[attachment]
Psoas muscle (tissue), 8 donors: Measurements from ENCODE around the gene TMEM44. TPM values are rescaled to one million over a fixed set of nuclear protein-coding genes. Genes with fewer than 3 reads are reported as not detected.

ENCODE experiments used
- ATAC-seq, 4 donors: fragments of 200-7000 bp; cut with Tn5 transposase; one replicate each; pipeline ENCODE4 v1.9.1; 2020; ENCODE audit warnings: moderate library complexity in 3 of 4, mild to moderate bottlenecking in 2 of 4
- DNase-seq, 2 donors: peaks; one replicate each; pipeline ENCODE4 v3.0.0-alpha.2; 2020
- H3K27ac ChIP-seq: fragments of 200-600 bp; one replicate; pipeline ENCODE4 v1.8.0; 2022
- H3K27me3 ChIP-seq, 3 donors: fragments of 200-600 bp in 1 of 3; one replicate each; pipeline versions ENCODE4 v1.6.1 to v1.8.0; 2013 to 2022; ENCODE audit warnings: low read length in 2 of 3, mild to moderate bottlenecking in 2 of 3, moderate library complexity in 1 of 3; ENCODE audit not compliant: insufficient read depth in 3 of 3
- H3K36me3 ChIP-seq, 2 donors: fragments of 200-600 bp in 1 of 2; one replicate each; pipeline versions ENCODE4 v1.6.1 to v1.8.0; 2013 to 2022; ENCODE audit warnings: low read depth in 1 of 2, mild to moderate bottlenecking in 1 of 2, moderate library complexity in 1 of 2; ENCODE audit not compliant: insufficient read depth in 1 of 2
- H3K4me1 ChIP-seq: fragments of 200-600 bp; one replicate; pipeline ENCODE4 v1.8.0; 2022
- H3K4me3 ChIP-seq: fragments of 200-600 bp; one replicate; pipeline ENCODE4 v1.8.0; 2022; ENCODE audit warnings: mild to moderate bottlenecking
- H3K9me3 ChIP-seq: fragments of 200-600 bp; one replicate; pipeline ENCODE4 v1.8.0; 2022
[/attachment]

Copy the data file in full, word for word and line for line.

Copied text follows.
Psoas muscle (tissue), 8 donors: Measurements from ENCODE around the gene TMEM44. TPM values are rescaled to one million over a fixed set of nuclear protein-coding genes. Genes with fewer than 3 reads are reported as not detected.

ENCODE experiments used
- ATAC-seq, 4 donors: fragments of 200-7000 bp; cut with Tn5 transposase; one replicate each; pipeline ENCODE4 v1.9.1; 2020; ENCODE audit warnings: moderate library complexity in 3 of 4, mild to moderate bottlenecking in 2 of 4
- DNase-seq, 2 donors: peaks; one replicate each; pipeline ENCODE4 v3.0.0-alpha.2; 2020
- H3K27ac ChIP-seq: fragments of 200-600 bp; one replicate; pipeline ENCODE4 v1.8.0; 2022
- H3K27me3 ChIP-seq, 3 donors: fragments of 200-600 bp in 1 of 3; one replicate each; pipeline versions ENCODE4 v1.6.1 to v1.8.0; 2013 to 2022; ENCODE audit warnings: low read length in 2 of 3, mild to moderate bottlenecking in 2 of 3, moderate library complexity in 1 of 3; ENCODE audit not compliant: insufficient read depth in 3 of 3
- H3K36me3 ChIP-seq, 2 donors: fragments of 200-600 bp in 1 of 2; one replicate each; pipeline versions ENCODE4 v1.6.1 to v1.8.0; 2013 to 2022; ENCODE audit warnings: low read depth in 1 of 2, mild to moderate bottlenecking in 1 of 2, moderate library complexity in 1 of 2; ENCODE audit not compliant: insufficient read depth in 1 of 2
- H3K4me1 ChIP-seq: fragments of 200-600 bp; one replicate; pipeline ENCODE4 v1.8.0; 2022
- H3K4me3 ChIP-seq: fragments of 200-600 bp; one replicate; pipeline ENCODE4 v1.8.0; 2022; ENCODE audit warnings: mild to moderate bottlenecking
- H3K9me3 ChIP-seq: fragments of 200-600 bp; one replicate; pipeline ENCODE4 v1.8.0; 2022